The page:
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This article appears in the April 4, 2008 issue of Executive Intelligence Review.

Time To Reject the Big Lie

by John Hoefle

Virtually everything you read in the major press about the economy is wrong, reflecting either deliberate lies or a lack of competence, and often both. There are often elements of truth in the reports, but the reports themselves paint a false picture designed to confuse and mislead the reader. We are living in a virtual "1984" where the "news" departments have become the propaganda arms of the elite. On a daily basis, people are bombarded with falsehoods and trivia, designed to get them to focus on themselves and their fantasies, while crucial decisions affecting their lives and the future of the nation are made in the salons and executive suites of financiers and corporatist cartels, and carried out by their bought-and-paid-for politicians.

This is particularly true when it comes to economic matters, where a credulous public is fed a steady stream of stock market reports and phony economic statistics, while the entire global economy is disintegrating, and the financiers are struggling to put out the fires and salvage what they can of their fictitious values. The great irony is that people don't really believe all that nonsense—they know they are being fed lies, because they are living in a collapsing world, but the lies feed their paralysis. The issue is not knowing, but acting; the bankers don't care if you know what they're doing, as long as you don't fight back. The veneer of civilization has worn quite thin, and the underlying brutality of the Anglo-Dutch Liberal system is beginning to show, even in America.

Bare Sterns

The case of Bear Stearns is exemplary of this process. Roughly one year ago, the banking system began to visibly collapse, reflected in the failures in the subprime mortgage market, and by last Summer, with the failure of two Bear Stearns hedge funds, the global securities markets seized up. By July, the global financial system had collapsed, and the ramifications of that collapse began to work their way through the balance sheets of individual financial institutions and speculators.

The global financial system had died by July, but you'd never know it from the public utterances of the bankers, the regulators, and the pundits. This is a minor problem, a cyclical dip, nothing to worry about, they said, assuring us that everything was under control. Except that it wasn't, and the smarter among them knew it.

During subsequent months, the situation deteriorated, as various elements of the system began to die. To hide this, the cover story of a "credit crunch" was invented, both to explain the ongoing collapse, and to pretend that the system itself, while encountering some significant problems, was still fundamentally sound. By the end of the year, this story was beginning to break down, and, facing the need to cook the books for the year-end reports, the central banks escalated their money pumping, and began taking in bad assets as collateral for loans. By such measures, the big banks and securities firms managed to get through the year with the perception of life still somewhat intact.

On central bank life support, the big institutions—bank holding companies, commercial banks, investment banks, and the variety of hedge and private equity funds hoped to get through the first quarter, but it was not to be. Despite unprecedented interventions by the central banks, Bear Stearns, one of the largest investment banks in the world, failed. Despite all the interventions, the trillions of dollars pumped into the system through various means, both legal and illegal, the banking crisis broke out into the open, forcing the Plunge Protection Team (PPT) to mount a public rescue operation.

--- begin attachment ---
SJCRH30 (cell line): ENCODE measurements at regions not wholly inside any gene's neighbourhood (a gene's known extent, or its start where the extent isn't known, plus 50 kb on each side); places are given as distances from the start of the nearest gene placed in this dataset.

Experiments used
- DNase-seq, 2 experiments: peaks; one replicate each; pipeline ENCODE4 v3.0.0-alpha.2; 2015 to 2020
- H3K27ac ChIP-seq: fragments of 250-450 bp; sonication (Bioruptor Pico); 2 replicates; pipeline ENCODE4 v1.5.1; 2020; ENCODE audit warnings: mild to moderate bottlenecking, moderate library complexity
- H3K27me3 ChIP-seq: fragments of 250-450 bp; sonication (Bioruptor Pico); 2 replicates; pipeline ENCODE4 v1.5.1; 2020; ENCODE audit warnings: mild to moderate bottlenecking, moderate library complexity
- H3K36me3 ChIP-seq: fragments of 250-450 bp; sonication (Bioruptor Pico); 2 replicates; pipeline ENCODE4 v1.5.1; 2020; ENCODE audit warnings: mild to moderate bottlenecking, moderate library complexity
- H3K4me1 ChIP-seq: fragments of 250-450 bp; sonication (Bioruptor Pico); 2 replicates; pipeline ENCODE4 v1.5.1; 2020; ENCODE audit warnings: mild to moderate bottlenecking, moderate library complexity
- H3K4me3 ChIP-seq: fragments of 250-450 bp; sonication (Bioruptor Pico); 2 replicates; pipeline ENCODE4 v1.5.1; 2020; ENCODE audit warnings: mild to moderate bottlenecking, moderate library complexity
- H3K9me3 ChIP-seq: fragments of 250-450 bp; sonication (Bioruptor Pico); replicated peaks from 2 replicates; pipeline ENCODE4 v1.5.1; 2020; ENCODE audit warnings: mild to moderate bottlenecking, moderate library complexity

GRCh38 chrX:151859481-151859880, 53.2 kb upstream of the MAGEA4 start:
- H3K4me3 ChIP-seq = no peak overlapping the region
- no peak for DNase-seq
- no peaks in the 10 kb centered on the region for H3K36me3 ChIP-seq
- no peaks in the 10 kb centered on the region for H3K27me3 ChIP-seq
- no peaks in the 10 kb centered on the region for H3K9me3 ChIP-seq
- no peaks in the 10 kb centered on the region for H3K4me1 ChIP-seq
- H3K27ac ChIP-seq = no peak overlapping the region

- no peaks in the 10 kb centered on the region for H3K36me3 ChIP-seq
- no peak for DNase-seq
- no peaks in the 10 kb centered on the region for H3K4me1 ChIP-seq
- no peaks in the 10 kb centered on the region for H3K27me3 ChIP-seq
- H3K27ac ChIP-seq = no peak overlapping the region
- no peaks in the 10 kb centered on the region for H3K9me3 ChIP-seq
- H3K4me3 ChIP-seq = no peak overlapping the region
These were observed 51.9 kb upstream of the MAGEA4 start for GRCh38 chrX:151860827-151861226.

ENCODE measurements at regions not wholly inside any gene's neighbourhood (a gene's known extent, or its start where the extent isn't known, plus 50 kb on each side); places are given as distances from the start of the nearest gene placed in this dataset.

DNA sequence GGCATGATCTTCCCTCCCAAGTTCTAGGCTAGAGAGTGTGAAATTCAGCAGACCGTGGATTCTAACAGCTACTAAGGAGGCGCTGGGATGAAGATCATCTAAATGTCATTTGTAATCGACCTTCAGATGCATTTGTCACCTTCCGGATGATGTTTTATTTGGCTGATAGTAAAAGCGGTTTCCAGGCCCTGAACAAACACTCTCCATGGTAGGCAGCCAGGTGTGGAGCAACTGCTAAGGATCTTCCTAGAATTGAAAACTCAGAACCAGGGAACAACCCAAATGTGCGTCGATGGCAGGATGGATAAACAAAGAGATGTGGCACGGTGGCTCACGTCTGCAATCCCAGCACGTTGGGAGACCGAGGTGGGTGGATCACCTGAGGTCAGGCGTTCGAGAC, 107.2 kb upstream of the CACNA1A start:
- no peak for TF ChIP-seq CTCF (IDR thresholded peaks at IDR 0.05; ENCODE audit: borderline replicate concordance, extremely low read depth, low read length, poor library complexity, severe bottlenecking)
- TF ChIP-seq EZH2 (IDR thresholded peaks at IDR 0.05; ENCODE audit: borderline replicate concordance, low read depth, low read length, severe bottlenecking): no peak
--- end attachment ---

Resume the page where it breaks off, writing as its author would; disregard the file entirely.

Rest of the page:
The Big Lie

So, finally, the bare sterns of the banking system exposed for all to see, the truth would come out, right? Not if the bankers could help it! They merely moved into the next phase of the big lie, claiming that the PPT's action in arranging an emergency loan to, and then an emergency takeover of, Bear Stearns, had been done to save the system from a possible chain-reaction collapse.

The system is dead, the central banks are throwing trillions of dollars of public money down the rathole trying to keep the zombies moving, and the public is told that it is all being done to keep the system alive, in order to protect ordinary people! It is a lie so big, so bold, that Nazi propaganda minister Joseph Goebbels is probably smiling in his grave.

Lies and denial may be the order of the day in public, but behind the scenes there is sheer panic, and vicious maneuvering. The collapse of the securities markets, led by the most speculative instruments, is stunning and a sobering indicator of the devastation making its way to the surface. This is beginning to be reflected in a wide variety of statistics which show that activity is plummeting in the derivatives markets, the debt markets, the markets for mortgage-related securities, junk bonds, syndicated loans, LBO loans, and structured finance—all the gimmicks that have kept the system afloat in recent years. For a system which depends upon the continuous flipping of such instruments, this is death, just as Lyndon LaRouche said last July. The music has stopped.

Blame the Governments

One of the more interesting lines circulating among the financial parasites these days, is that the governments are to blame for this crisis, due to over-regulation of the financial markets! The U.S. government overreacted in the post-Enron period, enacting tough mark-to-market rules which are forcing institutions and investors to unnecessarily write down the valuations of assets, these fools claim. Implicit in this argument is the idea that the current crisis is cyclical, that if we just hold on while this storm passes, things will eventually return to "normal."